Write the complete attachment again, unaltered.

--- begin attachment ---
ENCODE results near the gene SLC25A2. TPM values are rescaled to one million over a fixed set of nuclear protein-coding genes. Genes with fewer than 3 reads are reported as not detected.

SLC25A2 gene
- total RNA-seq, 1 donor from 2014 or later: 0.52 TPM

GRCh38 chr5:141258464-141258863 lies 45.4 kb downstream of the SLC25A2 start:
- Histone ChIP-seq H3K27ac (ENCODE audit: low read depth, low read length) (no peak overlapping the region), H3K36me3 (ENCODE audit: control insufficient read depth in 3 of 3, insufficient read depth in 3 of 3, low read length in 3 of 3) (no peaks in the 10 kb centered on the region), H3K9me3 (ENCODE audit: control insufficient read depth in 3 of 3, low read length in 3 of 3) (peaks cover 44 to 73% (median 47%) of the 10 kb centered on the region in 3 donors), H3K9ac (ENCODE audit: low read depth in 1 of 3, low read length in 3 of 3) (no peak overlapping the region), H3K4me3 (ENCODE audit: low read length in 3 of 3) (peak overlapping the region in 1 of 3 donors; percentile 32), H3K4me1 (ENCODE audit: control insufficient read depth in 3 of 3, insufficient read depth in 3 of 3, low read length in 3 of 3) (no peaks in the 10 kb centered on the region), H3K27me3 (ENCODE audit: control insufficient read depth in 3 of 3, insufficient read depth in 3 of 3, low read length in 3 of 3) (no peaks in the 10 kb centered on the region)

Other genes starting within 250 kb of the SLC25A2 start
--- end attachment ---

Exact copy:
ENCODE results near the gene SLC25A2. TPM values are rescaled to one million over a fixed set of nuclear protein-coding genes. Genes with fewer than 3 reads are reported as not detected.

SLC25A2 gene
- total RNA-seq, 1 donor from 2014 or later: 0.52 TPM

GRCh38 chr5:141258464-141258863 lies 45.4 kb downstream of the SLC25A2 start:
- Histone ChIP-seq H3K27ac (ENCODE audit: low read depth, low read length) (no peak overlapping the region), H3K36me3 (ENCODE audit: control insufficient read depth in 3 of 3, insufficient read depth in 3 of 3, low read length in 3 of 3) (no peaks in the 10 kb centered on the region), H3K9me3 (ENCODE audit: control insufficient read depth in 3 of 3, low read length in 3 of 3) (peaks cover 44 to 73% (median 47%) of the 10 kb centered on the region in 3 donors), H3K9ac (ENCODE audit: low read depth in 1 of 3, low read length in 3 of 3) (no peak overlapping the region), H3K4me3 (ENCODE audit: low read length in 3 of 3) (peak overlapping the region in 1 of 3 donors; percentile 32), H3K4me1 (ENCODE audit: control insufficient read depth in 3 of 3, insufficient read depth in 3 of 3, low read length in 3 of 3) (no peaks in the 10 kb centered on the region), H3K27me3 (ENCODE audit: control insufficient read depth in 3 of 3, insufficient read depth in 3 of 3, low read length in 3 of 3) (no peaks in the 10 kb centered on the region)

Other genes starting within 250 kb of the SLC25A2 start